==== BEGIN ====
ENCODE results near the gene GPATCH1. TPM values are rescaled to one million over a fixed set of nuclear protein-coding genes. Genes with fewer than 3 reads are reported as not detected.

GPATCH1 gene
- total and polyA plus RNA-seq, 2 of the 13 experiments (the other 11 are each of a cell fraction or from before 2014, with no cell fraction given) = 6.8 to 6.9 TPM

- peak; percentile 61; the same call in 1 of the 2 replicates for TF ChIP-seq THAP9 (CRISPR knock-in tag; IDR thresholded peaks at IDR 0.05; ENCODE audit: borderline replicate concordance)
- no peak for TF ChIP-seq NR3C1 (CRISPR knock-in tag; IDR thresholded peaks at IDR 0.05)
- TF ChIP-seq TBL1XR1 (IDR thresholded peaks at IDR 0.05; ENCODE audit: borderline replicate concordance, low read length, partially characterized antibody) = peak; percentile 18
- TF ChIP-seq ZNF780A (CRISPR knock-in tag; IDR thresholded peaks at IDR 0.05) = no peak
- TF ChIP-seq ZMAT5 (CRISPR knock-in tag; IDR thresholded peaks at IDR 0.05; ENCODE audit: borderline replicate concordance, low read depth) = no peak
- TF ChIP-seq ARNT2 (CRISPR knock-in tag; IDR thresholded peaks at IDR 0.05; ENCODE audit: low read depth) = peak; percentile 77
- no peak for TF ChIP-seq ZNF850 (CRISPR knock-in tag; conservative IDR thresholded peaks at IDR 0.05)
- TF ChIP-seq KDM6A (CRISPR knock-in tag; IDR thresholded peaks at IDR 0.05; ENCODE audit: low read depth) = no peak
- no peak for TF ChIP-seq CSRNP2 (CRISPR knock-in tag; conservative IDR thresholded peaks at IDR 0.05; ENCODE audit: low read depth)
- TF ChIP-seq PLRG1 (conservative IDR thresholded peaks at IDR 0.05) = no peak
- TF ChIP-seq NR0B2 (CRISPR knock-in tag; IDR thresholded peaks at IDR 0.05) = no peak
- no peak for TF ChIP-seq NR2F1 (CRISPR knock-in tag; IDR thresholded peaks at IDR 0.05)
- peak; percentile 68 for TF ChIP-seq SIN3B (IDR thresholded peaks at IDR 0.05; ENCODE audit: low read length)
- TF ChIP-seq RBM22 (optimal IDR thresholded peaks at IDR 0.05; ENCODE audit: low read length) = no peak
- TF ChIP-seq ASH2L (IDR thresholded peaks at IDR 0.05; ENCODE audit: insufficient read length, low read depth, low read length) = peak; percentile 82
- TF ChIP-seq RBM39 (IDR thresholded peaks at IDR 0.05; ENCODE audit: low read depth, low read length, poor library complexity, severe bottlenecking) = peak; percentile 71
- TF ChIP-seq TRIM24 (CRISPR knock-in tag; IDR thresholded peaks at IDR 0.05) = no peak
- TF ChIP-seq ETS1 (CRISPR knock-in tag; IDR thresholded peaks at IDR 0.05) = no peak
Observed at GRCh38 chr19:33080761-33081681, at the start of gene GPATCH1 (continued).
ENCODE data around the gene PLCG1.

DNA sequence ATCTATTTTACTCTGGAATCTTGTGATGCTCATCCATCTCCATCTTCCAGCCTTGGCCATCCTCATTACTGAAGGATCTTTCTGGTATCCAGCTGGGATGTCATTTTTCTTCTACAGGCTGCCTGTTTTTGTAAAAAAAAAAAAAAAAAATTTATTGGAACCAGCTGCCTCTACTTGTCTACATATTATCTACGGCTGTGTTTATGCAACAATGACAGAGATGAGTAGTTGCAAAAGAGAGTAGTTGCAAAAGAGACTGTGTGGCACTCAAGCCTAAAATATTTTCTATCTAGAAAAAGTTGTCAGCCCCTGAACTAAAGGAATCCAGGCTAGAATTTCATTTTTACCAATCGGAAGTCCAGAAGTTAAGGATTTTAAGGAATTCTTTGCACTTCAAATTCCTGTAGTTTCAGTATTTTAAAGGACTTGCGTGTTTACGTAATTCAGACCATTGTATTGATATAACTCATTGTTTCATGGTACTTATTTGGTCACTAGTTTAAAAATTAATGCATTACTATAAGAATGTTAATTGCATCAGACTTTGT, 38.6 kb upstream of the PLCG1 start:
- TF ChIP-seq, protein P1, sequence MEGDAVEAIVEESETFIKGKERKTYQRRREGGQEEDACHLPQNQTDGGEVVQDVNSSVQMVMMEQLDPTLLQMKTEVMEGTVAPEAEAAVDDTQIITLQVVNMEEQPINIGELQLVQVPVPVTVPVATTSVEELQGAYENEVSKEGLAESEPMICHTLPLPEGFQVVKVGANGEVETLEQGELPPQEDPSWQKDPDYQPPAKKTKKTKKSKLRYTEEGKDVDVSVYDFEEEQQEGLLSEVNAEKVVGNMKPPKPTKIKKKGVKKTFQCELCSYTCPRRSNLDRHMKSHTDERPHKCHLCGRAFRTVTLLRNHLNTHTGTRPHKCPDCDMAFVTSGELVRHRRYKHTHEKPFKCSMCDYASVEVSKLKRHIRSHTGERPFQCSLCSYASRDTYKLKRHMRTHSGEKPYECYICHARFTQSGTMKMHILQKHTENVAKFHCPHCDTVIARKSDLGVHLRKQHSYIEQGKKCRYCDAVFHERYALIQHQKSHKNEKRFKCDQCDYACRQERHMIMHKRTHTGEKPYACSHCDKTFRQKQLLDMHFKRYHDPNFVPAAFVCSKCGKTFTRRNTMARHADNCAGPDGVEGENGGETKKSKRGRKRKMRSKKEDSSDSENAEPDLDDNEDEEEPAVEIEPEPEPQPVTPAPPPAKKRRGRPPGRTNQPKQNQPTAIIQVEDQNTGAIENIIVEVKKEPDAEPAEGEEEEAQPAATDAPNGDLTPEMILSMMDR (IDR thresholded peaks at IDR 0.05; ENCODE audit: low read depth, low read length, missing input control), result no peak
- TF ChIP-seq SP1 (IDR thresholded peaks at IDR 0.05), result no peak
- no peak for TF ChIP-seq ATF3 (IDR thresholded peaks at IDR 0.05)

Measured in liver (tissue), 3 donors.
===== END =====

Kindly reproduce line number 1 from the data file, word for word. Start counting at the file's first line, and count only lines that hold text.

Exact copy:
ENCODE results near the gene GPATCH1. TPM values are rescaled to one million over a fixed set of nuclear protein-coding genes. Genes with fewer than 3 reads are reported as not detected.